Friday, August 15, 2014

Austro-Swiss War (1385–1388)

Austro-Swiss War (1385–1388)

PRINCIPAL COMBATANTS: Austria vs. Switzerland



Swiss Confederation lands, seeking additional territory.

OUTCOME: The Austrians suffered a series of defeats,
resulting in a two-decades-long peace and strengthening
the Swiss Confederation, thereby establishing the
foundation of modern Switzerland.

Battle of Sempach (July 9, 1386), the Swiss fielded 1,600
pikemen against 6,000 Austrians.

CASUALTIES: Unknown, but heavy among the Austrians

TREATIES: Zurich Treaty of 1388

Throughout most of the Middle Ages the cantons of
Switzerland had existed in competition with one another,
and there was virtually no sense of a Swiss nationality.
However, in response to oppression from the Hapsburgs,
the cantons and other Swiss communities, loosely constituted
as they were, banded together for the purpose of
defense. The most important of the cantons, Uri, Schwyz,
and Unterwalden, created the Everlasting League in 1291,
which led to the creation of a Swiss Confederation early in
the 14th century.
In 1385 the confederation was put to the test when
Duke Leopold III of Austria (1351–86) encroached on confederation
territory. This brought a preemptory response
from the confederation, which took the initiative by invading
Hapsburg-controlled Rothenburg and Sempach. Provoked,
Leopold launched a full-scale invasion of Swiss
territory. On July 9, 1386, 6,000 Austrians attacked a mere
1,600 Swiss pikemen. Austria’s heavy cavalry was not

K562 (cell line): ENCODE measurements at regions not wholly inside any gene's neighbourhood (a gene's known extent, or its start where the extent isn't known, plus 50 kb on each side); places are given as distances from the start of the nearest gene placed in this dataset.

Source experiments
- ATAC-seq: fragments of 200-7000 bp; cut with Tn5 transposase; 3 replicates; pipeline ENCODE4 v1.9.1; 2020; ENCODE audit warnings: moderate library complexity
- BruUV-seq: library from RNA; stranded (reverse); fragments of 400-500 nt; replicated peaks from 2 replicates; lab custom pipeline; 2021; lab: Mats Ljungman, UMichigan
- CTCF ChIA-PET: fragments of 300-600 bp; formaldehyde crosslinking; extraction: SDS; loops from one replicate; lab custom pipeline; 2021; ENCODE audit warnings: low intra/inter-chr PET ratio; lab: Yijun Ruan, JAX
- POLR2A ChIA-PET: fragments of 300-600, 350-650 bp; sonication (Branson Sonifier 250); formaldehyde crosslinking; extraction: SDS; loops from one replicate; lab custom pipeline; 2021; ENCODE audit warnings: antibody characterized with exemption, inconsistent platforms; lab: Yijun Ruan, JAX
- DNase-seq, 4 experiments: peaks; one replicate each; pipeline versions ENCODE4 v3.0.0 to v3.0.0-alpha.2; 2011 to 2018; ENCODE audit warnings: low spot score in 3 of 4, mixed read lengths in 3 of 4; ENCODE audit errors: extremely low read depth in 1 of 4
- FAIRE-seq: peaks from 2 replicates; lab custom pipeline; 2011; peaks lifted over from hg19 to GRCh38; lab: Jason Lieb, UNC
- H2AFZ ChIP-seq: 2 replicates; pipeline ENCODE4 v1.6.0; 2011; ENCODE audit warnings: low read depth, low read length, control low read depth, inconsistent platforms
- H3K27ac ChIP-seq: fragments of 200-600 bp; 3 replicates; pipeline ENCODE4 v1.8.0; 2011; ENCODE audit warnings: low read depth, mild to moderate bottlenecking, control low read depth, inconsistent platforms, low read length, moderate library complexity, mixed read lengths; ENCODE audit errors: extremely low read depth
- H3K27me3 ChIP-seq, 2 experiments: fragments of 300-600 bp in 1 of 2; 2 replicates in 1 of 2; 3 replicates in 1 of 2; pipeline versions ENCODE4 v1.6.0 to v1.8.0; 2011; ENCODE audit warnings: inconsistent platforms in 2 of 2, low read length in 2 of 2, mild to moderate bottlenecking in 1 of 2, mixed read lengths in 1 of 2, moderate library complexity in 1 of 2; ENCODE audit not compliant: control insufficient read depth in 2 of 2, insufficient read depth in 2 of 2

much use in the broken mountain fields and so fought dismounted.
They were at first successful against the outnumbered
Swiss but eventually fell victim to their own heavy
armor. Exhausted in the difficult terrain, the Austrians
allowed gaps to develop in their line of attack. The highly
skilled Swiss were quick to exploit these openings. In a
counterattack they readily penetrated the faulty Austrian
lines and devastated the numerically superior army.
Leopold III was killed in the final assault on the dismounted
Sempach was the decisive battle of the war. However,
one more great battle was fought at Näfels in 1388. Again
showing themselves masters of tactics suited to mountainous
terrain, the Swiss set up an ambush in which they let
loose an avalanche of boulders on the advancing Austrians.
Thus, thrown into panic and disorder, the Austrians were
handily defeated in detail and concluded a hasty truce,
which was soon formalized as the Zurich Treaty of 1388.
The victory greatly enhanced the prestige and power of the
Swiss Federation, which, by the beginning of the 15th century,
would include a total of eight member cantons.

Further reading: Douglas Miller, The Swiss at War
1300–1500 (London: Osprey, 1998); William E. Rappard,
Collective Security in Swiss Experience, 1291–1948 (Westport,
Conn.: Greenwood Publishing Group, 1984).

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